Senator Amy Klobuchar

Working for the People of Minnesota

Seniors

Seniors are a large part of Minnesota's population - and they will represent an even larger share as the Baby Boom generation retires. By the year 2035, Minnesota's population over age 65 will more than double, as will our population 85 and older.

Our seniors depend on Social Security and Medicare as a safety net and as their guarantee that they can continue leading their lives with dignity and security. For generations, Social Security has been a stable and secure retirement guarantee for all Americans. It is our nation's most successful domestic program, providing an essential safety net and ensuring a decent retirement for Americans who've worked hard their whole lives. We must ensure this program remains solvent for generations to come.

We also need to ensure our nation's seniors continue to have access to high-quality health care through the Medicare program. This includes everything from preventative care to affordable prescription drug prices. When Medicare Part D was created, its goal was to supply cheaper prescriptions drugs to seniors by creating competition between private insurers. Competition has not reduced the cost of drugs and, as a result, seniors continue to struggle to afford medication. That's why I introduced legislation that would allow the government to directly negotiate lower drug prices for Medicare Part D so our seniors can have access to their medicines at the lowest possible prices.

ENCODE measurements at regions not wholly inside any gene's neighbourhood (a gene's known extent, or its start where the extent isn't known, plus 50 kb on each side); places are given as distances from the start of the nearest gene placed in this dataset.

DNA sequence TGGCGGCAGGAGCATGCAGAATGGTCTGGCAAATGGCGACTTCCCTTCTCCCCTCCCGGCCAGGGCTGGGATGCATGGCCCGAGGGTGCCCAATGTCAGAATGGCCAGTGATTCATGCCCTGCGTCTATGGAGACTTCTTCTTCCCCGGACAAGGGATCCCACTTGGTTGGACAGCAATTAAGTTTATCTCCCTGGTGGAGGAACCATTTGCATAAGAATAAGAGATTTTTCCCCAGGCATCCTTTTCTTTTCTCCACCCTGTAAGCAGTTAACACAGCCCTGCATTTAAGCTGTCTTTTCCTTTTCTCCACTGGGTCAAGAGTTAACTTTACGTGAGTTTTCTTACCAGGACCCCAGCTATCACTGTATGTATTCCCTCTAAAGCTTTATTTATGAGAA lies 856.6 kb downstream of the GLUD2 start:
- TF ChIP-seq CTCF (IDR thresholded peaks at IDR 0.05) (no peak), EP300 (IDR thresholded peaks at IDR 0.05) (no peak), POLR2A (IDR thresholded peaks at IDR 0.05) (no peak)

As the population of seniors continues to increase, the need for elder care will also grow. The size of the older adult population is directly related to the demand for long-term care and it's estimated that about 70 percent of all people over age 65 will need at least some long-term care services during their lifetime. With this, a new generation of family members will assume the role of caregivers for their parents by tending to increasingly complicated health and long-term care needs. We need to make sure that seniors and their adult children have the resources to prepare for their long-term care. In particular, seniors and caregivers need to be educated about the types of available services and how to access these programs. We need to be doing more to help caregivers coordinate the care our seniors need. We also need to support programs to help develop best practices at the local level, so that we can continue to support the nation's caregivers.

I will continue to work to preserve and enhance the health care and retirement programs our seniors depend on, while also helping all families prepare for the demands of an aging population.